Worm Breeder's Gazette 15(3): 19 (June 1, 1998)
These abstracts should not be cited in bibliographies. Material contained herein should be treated as personal communication and should be cited as such only with the consent of the author.
University of Wisconsin, 425 Henry Mall Rm. 5350, Madison, WI 53706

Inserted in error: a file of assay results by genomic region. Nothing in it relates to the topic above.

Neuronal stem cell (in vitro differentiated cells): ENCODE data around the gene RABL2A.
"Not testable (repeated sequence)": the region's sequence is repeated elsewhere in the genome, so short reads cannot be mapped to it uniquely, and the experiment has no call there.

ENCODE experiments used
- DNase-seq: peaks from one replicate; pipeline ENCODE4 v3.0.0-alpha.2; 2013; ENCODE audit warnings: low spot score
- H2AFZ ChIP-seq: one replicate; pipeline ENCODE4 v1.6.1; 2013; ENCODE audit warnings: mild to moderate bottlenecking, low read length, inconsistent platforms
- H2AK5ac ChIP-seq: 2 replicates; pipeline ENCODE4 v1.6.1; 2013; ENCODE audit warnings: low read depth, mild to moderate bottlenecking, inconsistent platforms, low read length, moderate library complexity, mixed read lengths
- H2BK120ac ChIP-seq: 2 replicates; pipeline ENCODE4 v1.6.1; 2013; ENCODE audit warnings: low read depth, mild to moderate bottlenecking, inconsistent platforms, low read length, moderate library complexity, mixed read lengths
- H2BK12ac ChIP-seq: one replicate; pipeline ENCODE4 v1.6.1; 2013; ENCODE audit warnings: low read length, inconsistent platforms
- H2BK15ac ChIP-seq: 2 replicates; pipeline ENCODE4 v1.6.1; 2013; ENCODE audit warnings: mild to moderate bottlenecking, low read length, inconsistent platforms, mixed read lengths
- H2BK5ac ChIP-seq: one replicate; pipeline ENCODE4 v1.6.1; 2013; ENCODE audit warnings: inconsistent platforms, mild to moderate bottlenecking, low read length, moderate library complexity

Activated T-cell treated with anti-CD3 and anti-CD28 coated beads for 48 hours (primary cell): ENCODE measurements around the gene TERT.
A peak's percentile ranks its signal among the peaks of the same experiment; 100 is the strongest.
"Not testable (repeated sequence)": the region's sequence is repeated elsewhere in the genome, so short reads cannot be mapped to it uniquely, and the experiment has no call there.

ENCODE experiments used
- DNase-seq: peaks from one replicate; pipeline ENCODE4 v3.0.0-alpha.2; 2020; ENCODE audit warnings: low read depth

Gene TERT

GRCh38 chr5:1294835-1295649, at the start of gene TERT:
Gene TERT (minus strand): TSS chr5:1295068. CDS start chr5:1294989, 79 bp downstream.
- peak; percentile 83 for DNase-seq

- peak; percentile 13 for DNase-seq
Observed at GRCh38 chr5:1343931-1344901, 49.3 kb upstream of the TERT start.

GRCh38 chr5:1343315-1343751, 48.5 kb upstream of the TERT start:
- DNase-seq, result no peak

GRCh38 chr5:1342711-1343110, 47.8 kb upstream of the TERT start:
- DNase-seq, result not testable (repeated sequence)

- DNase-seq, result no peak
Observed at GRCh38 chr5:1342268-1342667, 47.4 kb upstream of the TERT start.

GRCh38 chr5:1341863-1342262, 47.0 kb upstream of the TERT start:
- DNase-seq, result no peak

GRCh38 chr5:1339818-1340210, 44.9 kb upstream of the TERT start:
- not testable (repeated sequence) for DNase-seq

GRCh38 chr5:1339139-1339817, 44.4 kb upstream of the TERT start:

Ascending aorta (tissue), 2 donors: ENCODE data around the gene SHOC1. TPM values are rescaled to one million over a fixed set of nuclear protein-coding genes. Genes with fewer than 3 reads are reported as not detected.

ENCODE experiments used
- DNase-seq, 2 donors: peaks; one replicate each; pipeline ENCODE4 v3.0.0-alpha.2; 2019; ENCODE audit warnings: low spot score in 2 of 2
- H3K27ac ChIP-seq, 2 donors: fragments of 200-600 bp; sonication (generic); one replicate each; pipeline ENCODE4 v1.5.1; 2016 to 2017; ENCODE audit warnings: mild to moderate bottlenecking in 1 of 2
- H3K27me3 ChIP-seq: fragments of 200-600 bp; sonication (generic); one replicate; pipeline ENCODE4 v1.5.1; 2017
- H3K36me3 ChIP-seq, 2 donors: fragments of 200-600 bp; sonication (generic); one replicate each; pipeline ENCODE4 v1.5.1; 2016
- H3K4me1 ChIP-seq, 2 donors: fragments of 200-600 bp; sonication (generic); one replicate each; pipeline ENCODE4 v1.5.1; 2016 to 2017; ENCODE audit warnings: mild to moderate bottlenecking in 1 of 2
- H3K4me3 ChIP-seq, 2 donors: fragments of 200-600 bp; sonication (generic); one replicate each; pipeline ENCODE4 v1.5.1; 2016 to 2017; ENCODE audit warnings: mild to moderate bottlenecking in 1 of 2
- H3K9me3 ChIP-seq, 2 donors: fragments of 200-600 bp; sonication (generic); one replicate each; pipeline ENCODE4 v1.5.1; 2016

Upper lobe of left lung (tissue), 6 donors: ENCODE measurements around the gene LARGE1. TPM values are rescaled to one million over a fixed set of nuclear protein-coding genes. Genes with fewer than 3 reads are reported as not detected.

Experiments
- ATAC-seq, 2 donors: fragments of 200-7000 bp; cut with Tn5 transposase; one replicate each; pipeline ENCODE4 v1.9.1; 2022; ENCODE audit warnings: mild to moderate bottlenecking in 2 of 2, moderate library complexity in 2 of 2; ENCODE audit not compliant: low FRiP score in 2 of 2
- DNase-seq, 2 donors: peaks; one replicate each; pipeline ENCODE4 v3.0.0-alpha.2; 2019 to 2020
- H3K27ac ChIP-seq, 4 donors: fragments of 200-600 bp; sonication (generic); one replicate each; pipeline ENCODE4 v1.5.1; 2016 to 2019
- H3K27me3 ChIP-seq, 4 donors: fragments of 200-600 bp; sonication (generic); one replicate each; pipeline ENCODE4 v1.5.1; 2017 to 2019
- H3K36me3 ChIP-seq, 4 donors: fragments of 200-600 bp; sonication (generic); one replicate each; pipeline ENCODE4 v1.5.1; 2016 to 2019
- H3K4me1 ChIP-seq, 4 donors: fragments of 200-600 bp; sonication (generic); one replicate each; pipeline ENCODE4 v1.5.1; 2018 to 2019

The redistribution of mitochondria in the period following fertilization through the first cell division was followed in the early embryos of two related nematodes, Caenorhabditis elegans and Acrobeloides sp. PS1146, using a combination of vital staining with a mitochondrial-specific dye Rhodamine 6G, and confocal laser-scanning microscopy. In C. elegans embryos mitochondria are part of the same bulk flow directed toward the sperm pronucleus that has been implicated in generating the initial A-P axis asymmetry (Strome, S. And Wood, W.B. Cell 35, 15-25 (1983); Hird, S.N. And White, J.G. J. Cell Biology 121, 1343 1355 (1993)). Concomitant with these flows, during the period of cytoplasmic rearrangement known as !pseudocleavage!, most of the cortical mitochondria are found only in the posterior, and following the first cell division the posterior blastomere P1 inherits roughly twenty per cent more mitochondria than its anterior sister AB. This redistribution does not require the presence of either an anterior actin cap or a pseudocleavage since the same pattern was observed in nop-1 mutant embryos in which these structures are missing. In contrast, in Acrobeloides sp. PS1146 embryos the sperm pronucleus does not direct any cytoplasmic rearrangements, and the P-granules are segregated differently. During pronuclear migration they do not become asymmetrically distributed. Most are on the surface of the pronuclei, and the rest are loosely distributed throughout the cytoplasm. During metaphase most of the P-granules are situated around the chromosomes, and by anaphase they redistribute primarily around one of the two microtubule asters (Goldstein, B. et al., Current Biology 8(5): 303. 1998 Feb 26). We found that during pronuclear migration the mitochondria are either around the pronuclei or distributed throughout the cytoplasm, and following the formation of the first spindle they are seen to translocate in radial paths toward the aster centers. This probably indicates transport along astral microtubules mediated by minus-end directed motors. Comparing the two species studied we find that the pattern of redistribution of mitochondria correlates closely with that of the P-granules.